Our laboratory was the first to directly visualize the steric-blocking mechanism of muscle regulation by identifying the positions assumed by tropomyosin on actin in the presence and the absence of Ca2+ using cryo-electron microscopy and negative staining. We also have demonstrated that during muscle activation tropomyosin moves away from myosin cross-bridge binding sites on actin in two highly cooperative steps, one induced by Ca2+ binding to troponin and a second induced by the binding of myosin to actin. Our laboratory is continuing the above-mentioned studies to obtain even greater resolution of the processes involved. At the same time, we are investigating the structural organization of troponin on thin filaments and the changes it undergoes on binding of Ca2+. We have also been engaged in studies on the structural interactions of other actin binding proteins including α-actinin, myosin binding protein-C, caldesmon, calponin, cortactin, filamin and native and mutant dystrophin, namely proteins that play important roles in the organization of the cytoskeleton in striated and smooth muscles as well as in non-muscle cells. (03/17/2021)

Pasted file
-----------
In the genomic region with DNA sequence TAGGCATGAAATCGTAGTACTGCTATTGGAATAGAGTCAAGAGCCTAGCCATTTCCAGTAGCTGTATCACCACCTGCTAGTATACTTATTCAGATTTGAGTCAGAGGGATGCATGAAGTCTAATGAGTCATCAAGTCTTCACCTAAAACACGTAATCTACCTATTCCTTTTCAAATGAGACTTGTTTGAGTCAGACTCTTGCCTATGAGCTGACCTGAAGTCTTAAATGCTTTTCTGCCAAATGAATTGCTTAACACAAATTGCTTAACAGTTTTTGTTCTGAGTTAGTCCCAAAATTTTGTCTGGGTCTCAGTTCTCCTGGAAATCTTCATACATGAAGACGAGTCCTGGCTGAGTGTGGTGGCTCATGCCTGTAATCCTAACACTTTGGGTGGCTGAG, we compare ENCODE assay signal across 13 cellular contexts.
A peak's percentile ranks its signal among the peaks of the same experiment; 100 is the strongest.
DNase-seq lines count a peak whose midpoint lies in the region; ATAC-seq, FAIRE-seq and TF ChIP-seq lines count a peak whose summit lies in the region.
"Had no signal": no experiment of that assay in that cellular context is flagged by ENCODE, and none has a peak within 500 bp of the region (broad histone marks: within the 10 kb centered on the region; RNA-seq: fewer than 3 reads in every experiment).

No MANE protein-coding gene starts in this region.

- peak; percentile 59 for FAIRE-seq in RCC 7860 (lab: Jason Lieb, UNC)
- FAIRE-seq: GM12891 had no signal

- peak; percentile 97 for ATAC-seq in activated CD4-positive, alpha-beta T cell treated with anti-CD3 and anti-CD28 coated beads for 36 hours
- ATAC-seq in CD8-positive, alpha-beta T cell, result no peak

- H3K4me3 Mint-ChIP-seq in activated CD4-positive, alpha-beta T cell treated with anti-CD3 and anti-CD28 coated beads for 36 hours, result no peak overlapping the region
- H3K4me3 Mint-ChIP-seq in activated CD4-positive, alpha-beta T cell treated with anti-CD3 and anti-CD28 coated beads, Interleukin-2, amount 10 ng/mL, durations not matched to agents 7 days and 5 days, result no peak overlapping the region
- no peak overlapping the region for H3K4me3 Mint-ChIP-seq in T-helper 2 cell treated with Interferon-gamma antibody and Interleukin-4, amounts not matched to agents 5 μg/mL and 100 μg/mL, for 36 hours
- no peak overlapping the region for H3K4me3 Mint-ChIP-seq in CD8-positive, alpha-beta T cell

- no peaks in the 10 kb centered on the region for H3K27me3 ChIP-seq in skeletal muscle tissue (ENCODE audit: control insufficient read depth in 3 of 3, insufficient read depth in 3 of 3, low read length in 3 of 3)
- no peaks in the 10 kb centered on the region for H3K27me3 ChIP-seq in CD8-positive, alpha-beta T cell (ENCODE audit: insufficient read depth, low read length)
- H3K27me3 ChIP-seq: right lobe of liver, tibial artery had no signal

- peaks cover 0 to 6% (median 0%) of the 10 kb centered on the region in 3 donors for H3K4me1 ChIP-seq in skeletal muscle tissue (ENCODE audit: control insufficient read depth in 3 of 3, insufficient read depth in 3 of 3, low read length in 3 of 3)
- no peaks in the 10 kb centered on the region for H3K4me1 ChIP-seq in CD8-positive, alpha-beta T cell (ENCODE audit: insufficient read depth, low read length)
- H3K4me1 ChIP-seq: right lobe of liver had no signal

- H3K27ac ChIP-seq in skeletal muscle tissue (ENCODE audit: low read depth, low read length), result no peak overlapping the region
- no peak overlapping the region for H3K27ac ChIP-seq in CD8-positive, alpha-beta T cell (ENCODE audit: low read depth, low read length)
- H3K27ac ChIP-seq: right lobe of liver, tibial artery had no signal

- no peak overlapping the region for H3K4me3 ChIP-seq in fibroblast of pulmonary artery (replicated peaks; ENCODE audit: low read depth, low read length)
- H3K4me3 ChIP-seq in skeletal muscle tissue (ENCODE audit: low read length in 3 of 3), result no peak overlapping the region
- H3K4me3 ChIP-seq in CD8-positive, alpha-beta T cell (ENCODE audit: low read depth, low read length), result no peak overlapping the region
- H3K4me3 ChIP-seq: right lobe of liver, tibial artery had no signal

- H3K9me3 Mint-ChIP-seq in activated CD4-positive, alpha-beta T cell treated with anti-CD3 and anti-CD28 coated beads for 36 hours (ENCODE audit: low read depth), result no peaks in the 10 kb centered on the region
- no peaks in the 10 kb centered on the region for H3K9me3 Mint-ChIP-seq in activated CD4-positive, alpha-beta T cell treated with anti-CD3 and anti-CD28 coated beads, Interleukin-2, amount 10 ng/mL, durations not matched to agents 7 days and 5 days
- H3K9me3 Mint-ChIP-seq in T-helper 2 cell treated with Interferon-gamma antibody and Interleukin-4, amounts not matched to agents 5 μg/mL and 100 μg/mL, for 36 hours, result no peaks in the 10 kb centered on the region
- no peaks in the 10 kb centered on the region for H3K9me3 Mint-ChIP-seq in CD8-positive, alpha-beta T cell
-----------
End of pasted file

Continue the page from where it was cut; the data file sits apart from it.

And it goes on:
Other Positions

  • Mentor for Graduate Medical Students, Medical Sciences, Boston Medical Center


  • Princeton University, PhD
  • State University of New York at Stony Brook, BS

Classes Taught

  • MD514
  • MS 141
  • OH 730
  • OH 731
  • OH 731
  • PH 730
  • PH730
  • PH731


  • Published on 6/22/2022

    Rynkiewicz MJ, Pavadai E, Lehman W. Modeling Human Cardiac Thin Filament Structures. Front Physiol. 2022; 13:932333. PMID: 35812320.

    Read at: PubMed
  • Published on 5/14/2022

    Pavadai E, Rynkiewicz MJ, Yang Z, Gould IR, Marston SB, Lehman W. Modulation of cardiac thin filament structure by phosphorylated troponin-I analyzed by protein-protein docking and molecular dynamics simulation. Arch Biochem Biophys. 2022 Aug 15; 725:109282. PMID: 35577070.

    Read at: PubMed
  • Published on 4/26/2022